Bihar, already figuring among the fiscally most vulnerable states in the country, chose to forego a large chunk of revenue by imposing prohibition. While no positive consequence has flowed out of prohibition, the policy played its part in further driving the state into penury. For 2015-16, state excise money was estimated at INR 4,000 crores. Over the last seven years since prohibition was imposed, given the usual increment in excise earnings, the state has lost around INR 40,000 crores.

It is incumbent on any state that first embarks on the road to prohibition to study what happened to other countries and states that ventured down that path. In the United States, for instance, after the prohibition imposition in 1920, authorities reported increased consumption of adulterated alcohol. There was a sharp spurt in crime that became organised. The court and prison systems were unbearably strained. Large numbers of people were jailed, and prison expenditure went through the roof. In 1929, the Assistant Attorney General declared that alcohol was available everywhere at almost any hour of the day or night. The ban sounded the death knell of the brewing industry and resulted in substantial job losses. While the country lost US $11 billion in tax revenues, it spent an additional US $300 million on enforcement. The Commission on Law Observance and Enforcement report in 1931 pointed to widespread police and political corruption. Ultimately, prohibition was abandoned in December 1933.

In India, Haryana gave up its attempts at prohibition due to its inability to control illicit distillation and bootlegging. Tamil Nadu and Kerala similarly ventured to ban liquor but abandoned it as they failed at implementation. Similarly, Meghalaya, Mizoram, Nagaland, and Manipur overturned prohibition after they failed in execution. Even the state of Gujarat’s prohibition may be a charade, given the supply of liquor from neighbouring Daman, aided by a porous border and administrative complicity.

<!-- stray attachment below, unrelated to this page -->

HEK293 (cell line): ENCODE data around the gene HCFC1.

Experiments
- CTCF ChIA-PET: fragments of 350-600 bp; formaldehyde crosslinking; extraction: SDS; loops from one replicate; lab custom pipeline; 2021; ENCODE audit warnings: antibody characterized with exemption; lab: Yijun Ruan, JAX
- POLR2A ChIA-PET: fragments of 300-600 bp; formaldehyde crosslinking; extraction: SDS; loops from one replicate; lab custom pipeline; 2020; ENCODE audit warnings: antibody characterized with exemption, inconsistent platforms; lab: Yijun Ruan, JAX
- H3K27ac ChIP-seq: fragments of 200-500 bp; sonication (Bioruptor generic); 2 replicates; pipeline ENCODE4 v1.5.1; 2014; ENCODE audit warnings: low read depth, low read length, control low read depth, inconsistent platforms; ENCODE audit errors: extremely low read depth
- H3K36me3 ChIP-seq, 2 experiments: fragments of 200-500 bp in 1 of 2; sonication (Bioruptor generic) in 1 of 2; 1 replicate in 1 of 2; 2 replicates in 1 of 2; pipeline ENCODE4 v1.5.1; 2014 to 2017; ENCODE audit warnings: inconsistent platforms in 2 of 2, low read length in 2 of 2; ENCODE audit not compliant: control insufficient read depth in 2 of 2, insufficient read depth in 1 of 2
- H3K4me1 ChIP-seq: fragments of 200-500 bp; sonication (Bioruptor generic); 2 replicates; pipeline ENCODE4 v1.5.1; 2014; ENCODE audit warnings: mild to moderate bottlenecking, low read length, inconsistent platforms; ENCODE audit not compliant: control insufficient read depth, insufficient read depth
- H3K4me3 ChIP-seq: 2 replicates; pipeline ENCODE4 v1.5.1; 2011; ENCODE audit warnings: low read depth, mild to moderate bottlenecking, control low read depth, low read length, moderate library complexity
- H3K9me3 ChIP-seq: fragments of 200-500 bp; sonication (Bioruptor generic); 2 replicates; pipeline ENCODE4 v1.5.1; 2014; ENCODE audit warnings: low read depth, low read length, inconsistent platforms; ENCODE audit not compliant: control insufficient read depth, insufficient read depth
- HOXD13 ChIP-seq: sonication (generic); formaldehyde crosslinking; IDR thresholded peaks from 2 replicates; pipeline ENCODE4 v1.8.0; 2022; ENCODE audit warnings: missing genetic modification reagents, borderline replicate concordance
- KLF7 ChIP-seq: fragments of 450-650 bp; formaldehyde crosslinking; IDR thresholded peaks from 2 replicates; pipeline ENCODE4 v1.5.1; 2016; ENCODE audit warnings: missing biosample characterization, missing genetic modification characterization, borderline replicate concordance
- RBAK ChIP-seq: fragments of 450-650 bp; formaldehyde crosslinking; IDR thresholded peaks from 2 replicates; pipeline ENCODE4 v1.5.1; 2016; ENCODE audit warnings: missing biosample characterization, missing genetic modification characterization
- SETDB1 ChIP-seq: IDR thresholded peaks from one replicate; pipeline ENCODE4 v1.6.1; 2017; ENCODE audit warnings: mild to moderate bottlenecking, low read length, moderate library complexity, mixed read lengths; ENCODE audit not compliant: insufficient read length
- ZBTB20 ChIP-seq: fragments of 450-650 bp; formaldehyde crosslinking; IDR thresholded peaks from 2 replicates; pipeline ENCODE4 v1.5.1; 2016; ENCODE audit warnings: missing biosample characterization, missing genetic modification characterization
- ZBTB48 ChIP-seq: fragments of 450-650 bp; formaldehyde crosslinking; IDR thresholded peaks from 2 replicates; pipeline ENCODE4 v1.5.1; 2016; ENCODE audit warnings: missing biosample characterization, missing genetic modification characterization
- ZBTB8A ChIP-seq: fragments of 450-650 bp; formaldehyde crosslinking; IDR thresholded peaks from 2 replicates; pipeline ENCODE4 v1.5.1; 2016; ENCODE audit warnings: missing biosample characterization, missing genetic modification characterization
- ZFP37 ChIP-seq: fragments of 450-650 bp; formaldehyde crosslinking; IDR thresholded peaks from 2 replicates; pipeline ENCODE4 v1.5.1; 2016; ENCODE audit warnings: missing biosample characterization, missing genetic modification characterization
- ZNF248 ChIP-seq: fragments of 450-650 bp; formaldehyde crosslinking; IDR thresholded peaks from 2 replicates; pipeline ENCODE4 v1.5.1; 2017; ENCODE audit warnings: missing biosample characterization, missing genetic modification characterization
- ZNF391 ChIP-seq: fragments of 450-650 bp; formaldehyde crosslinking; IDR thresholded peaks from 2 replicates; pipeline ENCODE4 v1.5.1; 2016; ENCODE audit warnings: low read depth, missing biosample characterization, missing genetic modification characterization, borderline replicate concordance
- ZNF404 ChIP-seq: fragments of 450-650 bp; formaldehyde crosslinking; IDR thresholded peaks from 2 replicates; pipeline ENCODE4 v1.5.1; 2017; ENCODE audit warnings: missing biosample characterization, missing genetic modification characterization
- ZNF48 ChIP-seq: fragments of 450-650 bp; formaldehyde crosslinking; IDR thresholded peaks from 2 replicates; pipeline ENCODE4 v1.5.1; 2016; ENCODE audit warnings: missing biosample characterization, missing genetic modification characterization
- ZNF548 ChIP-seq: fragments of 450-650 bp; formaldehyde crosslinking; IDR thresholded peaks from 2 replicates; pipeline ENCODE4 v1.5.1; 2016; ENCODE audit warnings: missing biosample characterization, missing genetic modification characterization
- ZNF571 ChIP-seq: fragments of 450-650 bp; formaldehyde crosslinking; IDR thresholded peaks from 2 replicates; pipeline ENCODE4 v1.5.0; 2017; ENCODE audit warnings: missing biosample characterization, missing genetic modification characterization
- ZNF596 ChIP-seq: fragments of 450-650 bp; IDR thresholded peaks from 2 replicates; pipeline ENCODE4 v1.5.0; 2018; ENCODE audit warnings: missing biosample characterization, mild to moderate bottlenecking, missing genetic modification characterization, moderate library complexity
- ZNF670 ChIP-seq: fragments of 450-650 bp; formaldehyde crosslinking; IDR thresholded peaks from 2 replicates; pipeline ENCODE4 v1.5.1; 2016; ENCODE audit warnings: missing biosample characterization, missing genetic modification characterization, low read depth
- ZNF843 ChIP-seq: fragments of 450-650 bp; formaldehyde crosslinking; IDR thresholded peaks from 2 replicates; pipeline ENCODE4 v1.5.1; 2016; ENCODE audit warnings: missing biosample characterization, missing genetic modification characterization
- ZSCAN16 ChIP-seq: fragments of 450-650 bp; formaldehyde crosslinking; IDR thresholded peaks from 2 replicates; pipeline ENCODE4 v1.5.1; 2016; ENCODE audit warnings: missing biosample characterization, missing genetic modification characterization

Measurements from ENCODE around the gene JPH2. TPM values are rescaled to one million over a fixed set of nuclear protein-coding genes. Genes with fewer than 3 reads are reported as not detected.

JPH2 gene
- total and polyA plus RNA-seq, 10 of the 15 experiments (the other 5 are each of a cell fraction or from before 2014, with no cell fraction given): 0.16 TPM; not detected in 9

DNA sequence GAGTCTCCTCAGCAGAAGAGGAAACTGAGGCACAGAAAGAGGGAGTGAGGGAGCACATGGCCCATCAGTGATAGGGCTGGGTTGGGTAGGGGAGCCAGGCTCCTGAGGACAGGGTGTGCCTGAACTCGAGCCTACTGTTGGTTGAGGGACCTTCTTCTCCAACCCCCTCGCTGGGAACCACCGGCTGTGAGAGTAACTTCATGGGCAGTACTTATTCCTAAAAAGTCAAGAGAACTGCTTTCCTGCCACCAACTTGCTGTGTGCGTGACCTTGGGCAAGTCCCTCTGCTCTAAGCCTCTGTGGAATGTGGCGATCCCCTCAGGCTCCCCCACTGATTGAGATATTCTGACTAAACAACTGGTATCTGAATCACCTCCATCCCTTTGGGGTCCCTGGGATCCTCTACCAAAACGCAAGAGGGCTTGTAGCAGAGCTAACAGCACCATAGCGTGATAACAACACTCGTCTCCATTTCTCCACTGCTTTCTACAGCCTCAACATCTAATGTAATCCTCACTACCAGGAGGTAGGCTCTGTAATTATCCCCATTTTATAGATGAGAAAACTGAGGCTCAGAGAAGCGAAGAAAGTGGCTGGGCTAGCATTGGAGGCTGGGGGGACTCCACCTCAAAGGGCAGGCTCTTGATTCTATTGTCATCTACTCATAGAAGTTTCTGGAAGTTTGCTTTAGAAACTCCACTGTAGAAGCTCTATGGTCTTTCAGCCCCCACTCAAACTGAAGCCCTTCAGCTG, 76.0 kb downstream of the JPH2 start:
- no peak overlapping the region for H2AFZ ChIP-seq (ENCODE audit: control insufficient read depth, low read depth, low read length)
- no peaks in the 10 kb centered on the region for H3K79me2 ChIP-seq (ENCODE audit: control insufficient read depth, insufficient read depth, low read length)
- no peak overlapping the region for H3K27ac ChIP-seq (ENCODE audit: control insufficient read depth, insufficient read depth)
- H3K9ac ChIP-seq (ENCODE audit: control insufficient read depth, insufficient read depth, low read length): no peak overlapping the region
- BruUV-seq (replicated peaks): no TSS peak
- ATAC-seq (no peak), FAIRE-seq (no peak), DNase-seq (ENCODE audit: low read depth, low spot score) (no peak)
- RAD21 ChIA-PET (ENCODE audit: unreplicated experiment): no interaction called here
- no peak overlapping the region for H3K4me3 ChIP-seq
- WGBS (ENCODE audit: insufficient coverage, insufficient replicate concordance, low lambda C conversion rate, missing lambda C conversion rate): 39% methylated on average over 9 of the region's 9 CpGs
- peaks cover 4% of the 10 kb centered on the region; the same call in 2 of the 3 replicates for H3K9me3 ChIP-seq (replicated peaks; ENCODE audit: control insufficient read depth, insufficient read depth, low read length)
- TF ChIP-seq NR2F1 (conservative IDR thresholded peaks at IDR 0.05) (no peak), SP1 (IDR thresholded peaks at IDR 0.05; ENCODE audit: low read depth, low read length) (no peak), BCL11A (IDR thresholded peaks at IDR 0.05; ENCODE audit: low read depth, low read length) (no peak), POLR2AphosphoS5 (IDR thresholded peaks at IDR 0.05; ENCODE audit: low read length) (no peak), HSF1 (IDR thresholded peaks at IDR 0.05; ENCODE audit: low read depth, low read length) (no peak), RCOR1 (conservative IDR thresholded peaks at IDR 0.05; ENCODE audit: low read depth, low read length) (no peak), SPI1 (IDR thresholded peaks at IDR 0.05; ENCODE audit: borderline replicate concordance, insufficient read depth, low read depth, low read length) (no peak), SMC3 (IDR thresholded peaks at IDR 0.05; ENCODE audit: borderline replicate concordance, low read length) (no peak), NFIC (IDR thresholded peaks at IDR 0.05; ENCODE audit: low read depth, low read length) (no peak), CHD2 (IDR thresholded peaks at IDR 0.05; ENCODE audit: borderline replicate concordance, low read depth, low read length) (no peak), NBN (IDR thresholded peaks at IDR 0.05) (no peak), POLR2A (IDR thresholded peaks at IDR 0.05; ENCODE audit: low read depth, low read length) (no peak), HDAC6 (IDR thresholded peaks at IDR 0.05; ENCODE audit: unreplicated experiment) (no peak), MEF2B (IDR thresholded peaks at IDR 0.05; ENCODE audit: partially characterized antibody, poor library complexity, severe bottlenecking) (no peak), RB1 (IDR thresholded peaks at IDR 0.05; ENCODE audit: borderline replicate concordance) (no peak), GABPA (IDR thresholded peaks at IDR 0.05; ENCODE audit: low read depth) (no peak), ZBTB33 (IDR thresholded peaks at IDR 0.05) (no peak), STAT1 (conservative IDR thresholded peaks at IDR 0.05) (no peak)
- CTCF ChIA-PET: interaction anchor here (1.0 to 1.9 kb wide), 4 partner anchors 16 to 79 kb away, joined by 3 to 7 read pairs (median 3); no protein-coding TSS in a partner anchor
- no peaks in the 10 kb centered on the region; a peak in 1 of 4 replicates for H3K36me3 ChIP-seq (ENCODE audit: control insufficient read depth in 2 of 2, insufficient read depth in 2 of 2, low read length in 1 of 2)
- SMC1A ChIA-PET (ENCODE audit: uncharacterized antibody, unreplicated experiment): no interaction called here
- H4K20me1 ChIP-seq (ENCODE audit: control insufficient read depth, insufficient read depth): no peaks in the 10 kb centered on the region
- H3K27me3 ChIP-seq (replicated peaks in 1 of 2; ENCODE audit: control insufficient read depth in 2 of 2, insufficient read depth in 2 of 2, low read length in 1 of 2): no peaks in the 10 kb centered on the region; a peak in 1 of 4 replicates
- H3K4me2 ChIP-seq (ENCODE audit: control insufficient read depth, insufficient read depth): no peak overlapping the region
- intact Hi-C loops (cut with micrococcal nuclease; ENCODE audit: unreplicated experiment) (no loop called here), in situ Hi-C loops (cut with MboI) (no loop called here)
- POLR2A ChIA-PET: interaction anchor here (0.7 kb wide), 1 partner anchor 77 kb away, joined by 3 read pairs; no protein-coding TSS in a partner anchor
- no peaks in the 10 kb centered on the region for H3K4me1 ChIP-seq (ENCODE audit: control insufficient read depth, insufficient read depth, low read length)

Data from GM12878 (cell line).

The most recent experiment was in Maharashtra. The state-imposed prohibition in 2015 in the district of Chandrapur and withdrew it in 2021. Based on official statistics gathered by government departments, the collector’s report documented the results, which appear to be a replica of the happenings in Bihar. The report declared prohibition in Chandrapur a substantial failure. It noted that the sale of liquor had gone up, and large quantities of illicit and spurious liquor had started circulating via a thriving black market. The state government had lost revenue despite the liquor trade increasing in the district, as revenue from liquor was driven into the black market and private hands. There was an adverse impact on the district’s social, health, and economic parameters in the five years of prohibition. There was a marked increase in the registration of criminal cases and arrests related to prohibition. Especially worrying was the growing involvement of women and children in the illicit liquor trade.

These examples establish that prohibition has little chance of success. Those habituated to drinking were willing to take huge risks. The lure of easy and good money has all the attractions to allow a thriving partnership to grow where the underground liquor mafia and law-enforcing agencies join hands to share the booty. It puts enormous powers in the hands of the administration to trouble and arm-twist citizens. Additionally, the state loses substantial revenue while it spends more on enforcement without getting the expected results. Therefore, apart from the moral satisfaction of legally cleansing society of what is perceived as a social evil, there is nothing the state gets to show as an accomplishment. It is now universally agreed that women-led community-based approaches are likely to yield better results than a ban. The sooner Bihar realises this, the better it will be for the state and its people.

Ramanath Jha is Distinguished Fellow at Observer Research Foundation, Mumbai. He works on urbanisation — urban sustainability, urban governance and urban planning. Views are personal.

This article originally appeared on the Observer Research Foundation website.